For the first time since Russia’s invasion of Ukraine in February, President Vladimir Putin’s approval rating has dipped significantly. According to a survey by the independent institute Levada Center, the invasion had initially boosted Putin’s popularity at home in Russia. As the Russian military forces continue to sustain losses and a partial mobilization of the population was announced, presidential approval took a dive in September, however. That month, a still-high 77 percent of Russians said they approved of Putin, down from 83 percent in August.
The Russian state-controlled media pushing the narrative of a mission to "denazify" Ukraine and to return it to Russia where it historically belonged explains why Putin’s approval can stay so high despite the country now being extremely marginalized in the international community and enduring the hardships of sanctions and war mobilization. Despite the surveys carried out by an independent researcher, many Russians may still feel pressured to give a favorable opinion of the head of state due to the oppressive system they live in.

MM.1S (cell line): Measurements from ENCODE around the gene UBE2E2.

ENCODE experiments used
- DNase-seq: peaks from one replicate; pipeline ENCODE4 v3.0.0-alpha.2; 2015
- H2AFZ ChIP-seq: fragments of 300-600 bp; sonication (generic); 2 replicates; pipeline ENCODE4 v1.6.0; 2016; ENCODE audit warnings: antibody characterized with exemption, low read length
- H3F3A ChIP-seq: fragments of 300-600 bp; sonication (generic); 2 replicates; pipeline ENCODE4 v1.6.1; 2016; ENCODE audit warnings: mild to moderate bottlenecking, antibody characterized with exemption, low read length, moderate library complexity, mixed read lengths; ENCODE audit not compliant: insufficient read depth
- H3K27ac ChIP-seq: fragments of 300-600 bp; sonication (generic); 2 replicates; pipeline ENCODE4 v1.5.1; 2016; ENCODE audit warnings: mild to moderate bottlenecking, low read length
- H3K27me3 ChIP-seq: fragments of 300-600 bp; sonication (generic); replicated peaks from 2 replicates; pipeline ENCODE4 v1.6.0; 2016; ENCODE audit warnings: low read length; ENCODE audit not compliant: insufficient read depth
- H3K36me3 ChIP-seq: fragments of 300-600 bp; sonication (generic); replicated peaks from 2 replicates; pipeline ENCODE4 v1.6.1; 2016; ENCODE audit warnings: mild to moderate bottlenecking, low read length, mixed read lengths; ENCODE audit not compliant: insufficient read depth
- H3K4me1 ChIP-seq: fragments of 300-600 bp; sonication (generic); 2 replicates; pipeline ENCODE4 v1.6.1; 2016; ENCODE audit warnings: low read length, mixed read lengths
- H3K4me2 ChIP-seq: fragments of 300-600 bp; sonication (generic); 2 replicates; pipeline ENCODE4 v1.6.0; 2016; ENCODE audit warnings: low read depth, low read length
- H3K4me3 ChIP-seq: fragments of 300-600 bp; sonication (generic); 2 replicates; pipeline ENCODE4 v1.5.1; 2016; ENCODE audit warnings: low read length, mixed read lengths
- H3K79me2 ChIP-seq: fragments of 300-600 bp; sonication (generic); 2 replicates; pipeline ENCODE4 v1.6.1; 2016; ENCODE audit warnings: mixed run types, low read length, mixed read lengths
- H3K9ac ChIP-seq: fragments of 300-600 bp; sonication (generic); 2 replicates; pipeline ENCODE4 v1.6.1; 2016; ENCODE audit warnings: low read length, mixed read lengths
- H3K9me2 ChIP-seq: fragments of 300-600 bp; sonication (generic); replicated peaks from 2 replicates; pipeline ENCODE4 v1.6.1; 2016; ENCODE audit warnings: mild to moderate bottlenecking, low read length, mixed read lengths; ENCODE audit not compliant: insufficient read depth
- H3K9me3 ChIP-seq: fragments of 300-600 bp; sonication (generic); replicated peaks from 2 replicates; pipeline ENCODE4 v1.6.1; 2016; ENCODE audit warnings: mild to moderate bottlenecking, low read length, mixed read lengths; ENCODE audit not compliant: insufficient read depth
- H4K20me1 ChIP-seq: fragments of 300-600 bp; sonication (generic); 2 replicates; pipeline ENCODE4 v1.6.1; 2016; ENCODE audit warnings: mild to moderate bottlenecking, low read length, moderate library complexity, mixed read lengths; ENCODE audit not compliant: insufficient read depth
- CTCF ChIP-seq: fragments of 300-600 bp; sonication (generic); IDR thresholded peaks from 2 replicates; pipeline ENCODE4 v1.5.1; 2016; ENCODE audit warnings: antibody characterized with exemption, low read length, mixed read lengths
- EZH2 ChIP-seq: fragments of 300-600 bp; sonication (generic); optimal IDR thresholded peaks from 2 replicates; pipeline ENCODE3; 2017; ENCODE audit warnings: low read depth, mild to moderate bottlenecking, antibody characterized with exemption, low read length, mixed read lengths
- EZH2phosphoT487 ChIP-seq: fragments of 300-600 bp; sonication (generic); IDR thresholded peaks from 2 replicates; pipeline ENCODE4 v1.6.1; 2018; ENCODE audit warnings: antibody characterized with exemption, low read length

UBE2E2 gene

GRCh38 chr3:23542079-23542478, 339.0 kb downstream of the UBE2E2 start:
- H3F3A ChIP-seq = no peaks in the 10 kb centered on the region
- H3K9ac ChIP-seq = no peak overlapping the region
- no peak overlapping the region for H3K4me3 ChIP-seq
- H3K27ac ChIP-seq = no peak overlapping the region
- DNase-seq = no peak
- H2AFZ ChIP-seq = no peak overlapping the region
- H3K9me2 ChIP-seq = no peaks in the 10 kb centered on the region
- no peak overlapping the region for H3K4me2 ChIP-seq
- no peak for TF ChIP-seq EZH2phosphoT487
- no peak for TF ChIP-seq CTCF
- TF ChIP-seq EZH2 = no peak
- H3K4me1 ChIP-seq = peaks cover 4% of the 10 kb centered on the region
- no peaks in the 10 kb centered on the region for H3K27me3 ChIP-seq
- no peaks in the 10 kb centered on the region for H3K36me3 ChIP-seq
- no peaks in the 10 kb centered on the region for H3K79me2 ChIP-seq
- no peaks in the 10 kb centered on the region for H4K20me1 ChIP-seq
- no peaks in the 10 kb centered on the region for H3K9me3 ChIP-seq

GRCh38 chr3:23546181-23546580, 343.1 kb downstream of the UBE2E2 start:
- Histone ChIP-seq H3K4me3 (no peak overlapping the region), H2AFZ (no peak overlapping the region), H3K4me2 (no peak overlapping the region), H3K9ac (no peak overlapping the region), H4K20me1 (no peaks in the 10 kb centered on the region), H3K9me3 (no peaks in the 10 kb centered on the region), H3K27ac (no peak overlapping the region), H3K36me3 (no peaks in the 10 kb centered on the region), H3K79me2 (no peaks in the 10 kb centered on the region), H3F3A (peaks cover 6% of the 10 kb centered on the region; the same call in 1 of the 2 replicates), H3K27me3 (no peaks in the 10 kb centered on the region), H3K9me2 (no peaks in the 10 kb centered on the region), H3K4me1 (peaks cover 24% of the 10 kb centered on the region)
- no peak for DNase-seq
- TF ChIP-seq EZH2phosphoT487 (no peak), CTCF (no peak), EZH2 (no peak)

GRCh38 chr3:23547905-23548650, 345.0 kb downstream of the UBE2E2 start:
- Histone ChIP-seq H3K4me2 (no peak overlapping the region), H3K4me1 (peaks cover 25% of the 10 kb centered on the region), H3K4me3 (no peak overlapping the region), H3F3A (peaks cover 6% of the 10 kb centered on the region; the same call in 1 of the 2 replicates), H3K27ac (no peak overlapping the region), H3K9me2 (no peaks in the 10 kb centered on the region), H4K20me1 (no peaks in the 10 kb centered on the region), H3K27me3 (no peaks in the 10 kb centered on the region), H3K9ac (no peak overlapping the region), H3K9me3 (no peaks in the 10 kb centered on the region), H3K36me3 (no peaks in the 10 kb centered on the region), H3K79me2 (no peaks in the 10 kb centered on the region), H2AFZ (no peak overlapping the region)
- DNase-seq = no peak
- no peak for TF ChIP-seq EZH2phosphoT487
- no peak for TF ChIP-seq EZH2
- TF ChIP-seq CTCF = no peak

Yet, cracks are starting to show. As seen in the ongoing Levada survey, the share of the Russian population supporting President Putin had remained above 80 percent for most of the period between 2014 and 2018. In April 2014, after Crimea had been illegally annexed by Russia, Putin's approval climbed to 82 percent while the Donbas War raged in Ukraine. In October 2015, with the beginning of the Russian intervention in Syria, Putin enjoyed a positive image in the eyes of 88 percent of Russians. However, three years later he suffered the worst dip in popularity in that decade with the announcement of social reforms aiming to raise the pension age. Opposition to Putin increased even more after the outbreak of COVID-19 and the adoption of confinement measures in early 2020. The invasion of Ukraine reversed Putin’s popularity lull, but that could rapidly change in the coming months.